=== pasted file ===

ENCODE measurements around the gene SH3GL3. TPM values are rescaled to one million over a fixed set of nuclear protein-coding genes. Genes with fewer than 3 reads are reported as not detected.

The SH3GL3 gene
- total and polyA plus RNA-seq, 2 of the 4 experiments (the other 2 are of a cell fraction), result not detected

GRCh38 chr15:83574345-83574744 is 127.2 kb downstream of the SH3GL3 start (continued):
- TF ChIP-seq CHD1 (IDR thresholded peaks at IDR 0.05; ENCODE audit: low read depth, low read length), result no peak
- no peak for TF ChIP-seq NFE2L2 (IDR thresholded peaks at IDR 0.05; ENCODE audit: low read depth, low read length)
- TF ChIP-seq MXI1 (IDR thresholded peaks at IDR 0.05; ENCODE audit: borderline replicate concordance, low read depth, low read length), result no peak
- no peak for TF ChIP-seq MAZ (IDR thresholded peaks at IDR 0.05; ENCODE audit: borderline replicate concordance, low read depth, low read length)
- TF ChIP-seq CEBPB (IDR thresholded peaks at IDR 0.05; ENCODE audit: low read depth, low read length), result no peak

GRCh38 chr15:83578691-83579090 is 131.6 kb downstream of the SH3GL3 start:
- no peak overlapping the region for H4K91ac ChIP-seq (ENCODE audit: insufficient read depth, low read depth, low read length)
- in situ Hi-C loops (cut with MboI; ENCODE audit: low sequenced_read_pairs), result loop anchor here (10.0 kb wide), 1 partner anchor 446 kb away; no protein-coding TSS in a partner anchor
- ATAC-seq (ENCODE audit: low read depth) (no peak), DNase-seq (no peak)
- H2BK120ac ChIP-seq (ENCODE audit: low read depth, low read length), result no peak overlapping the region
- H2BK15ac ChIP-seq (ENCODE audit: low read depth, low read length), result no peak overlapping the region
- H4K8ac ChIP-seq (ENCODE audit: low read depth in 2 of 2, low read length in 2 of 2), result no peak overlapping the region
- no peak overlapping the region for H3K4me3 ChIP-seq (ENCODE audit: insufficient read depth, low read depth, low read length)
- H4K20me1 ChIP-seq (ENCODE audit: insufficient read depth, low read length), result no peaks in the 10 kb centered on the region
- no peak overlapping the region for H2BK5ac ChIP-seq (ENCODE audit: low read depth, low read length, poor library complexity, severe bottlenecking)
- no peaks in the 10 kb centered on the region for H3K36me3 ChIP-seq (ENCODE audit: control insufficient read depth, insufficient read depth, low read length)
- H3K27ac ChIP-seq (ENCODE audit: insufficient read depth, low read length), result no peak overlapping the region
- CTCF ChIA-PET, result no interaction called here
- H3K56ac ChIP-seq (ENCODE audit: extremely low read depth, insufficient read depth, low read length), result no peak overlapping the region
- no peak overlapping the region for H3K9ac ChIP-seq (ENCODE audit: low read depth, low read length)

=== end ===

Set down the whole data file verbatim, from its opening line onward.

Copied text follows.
ENCODE measurements around the gene SH3GL3. TPM values are rescaled to one million over a fixed set of nuclear protein-coding genes. Genes with fewer than 3 reads are reported as not detected.

The SH3GL3 gene
- total and polyA plus RNA-seq, 2 of the 4 experiments (the other 2 are of a cell fraction), result not detected

GRCh38 chr15:83574345-83574744 is 127.2 kb downstream of the SH3GL3 start (continued):
- TF ChIP-seq CHD1 (IDR thresholded peaks at IDR 0.05; ENCODE audit: low read depth, low read length), result no peak
- no peak for TF ChIP-seq NFE2L2 (IDR thresholded peaks at IDR 0.05; ENCODE audit: low read depth, low read length)
- TF ChIP-seq MXI1 (IDR thresholded peaks at IDR 0.05; ENCODE audit: borderline replicate concordance, low read depth, low read length), result no peak
- no peak for TF ChIP-seq MAZ (IDR thresholded peaks at IDR 0.05; ENCODE audit: borderline replicate concordance, low read depth, low read length)
- TF ChIP-seq CEBPB (IDR thresholded peaks at IDR 0.05; ENCODE audit: low read depth, low read length), result no peak

GRCh38 chr15:83578691-83579090 is 131.6 kb downstream of the SH3GL3 start:
- no peak overlapping the region for H4K91ac ChIP-seq (ENCODE audit: insufficient read depth, low read depth, low read length)
- in situ Hi-C loops (cut with MboI; ENCODE audit: low sequenced_read_pairs), result loop anchor here (10.0 kb wide), 1 partner anchor 446 kb away; no protein-coding TSS in a partner anchor
- ATAC-seq (ENCODE audit: low read depth) (no peak), DNase-seq (no peak)
- H2BK120ac ChIP-seq (ENCODE audit: low read depth, low read length), result no peak overlapping the region
- H2BK15ac ChIP-seq (ENCODE audit: low read depth, low read length), result no peak overlapping the region
- H4K8ac ChIP-seq (ENCODE audit: low read depth in 2 of 2, low read length in 2 of 2), result no peak overlapping the region
- no peak overlapping the region for H3K4me3 ChIP-seq (ENCODE audit: insufficient read depth, low read depth, low read length)
- H4K20me1 ChIP-seq (ENCODE audit: insufficient read depth, low read length), result no peaks in the 10 kb centered on the region
- no peak overlapping the region for H2BK5ac ChIP-seq (ENCODE audit: low read depth, low read length, poor library complexity, severe bottlenecking)
- no peaks in the 10 kb centered on the region for H3K36me3 ChIP-seq (ENCODE audit: control insufficient read depth, insufficient read depth, low read length)
- H3K27ac ChIP-seq (ENCODE audit: insufficient read depth, low read length), result no peak overlapping the region
- CTCF ChIA-PET, result no interaction called here
- H3K56ac ChIP-seq (ENCODE audit: extremely low read depth, insufficient read depth, low read length), result no peak overlapping the region
- no peak overlapping the region for H3K9ac ChIP-seq (ENCODE audit: low read depth, low read length)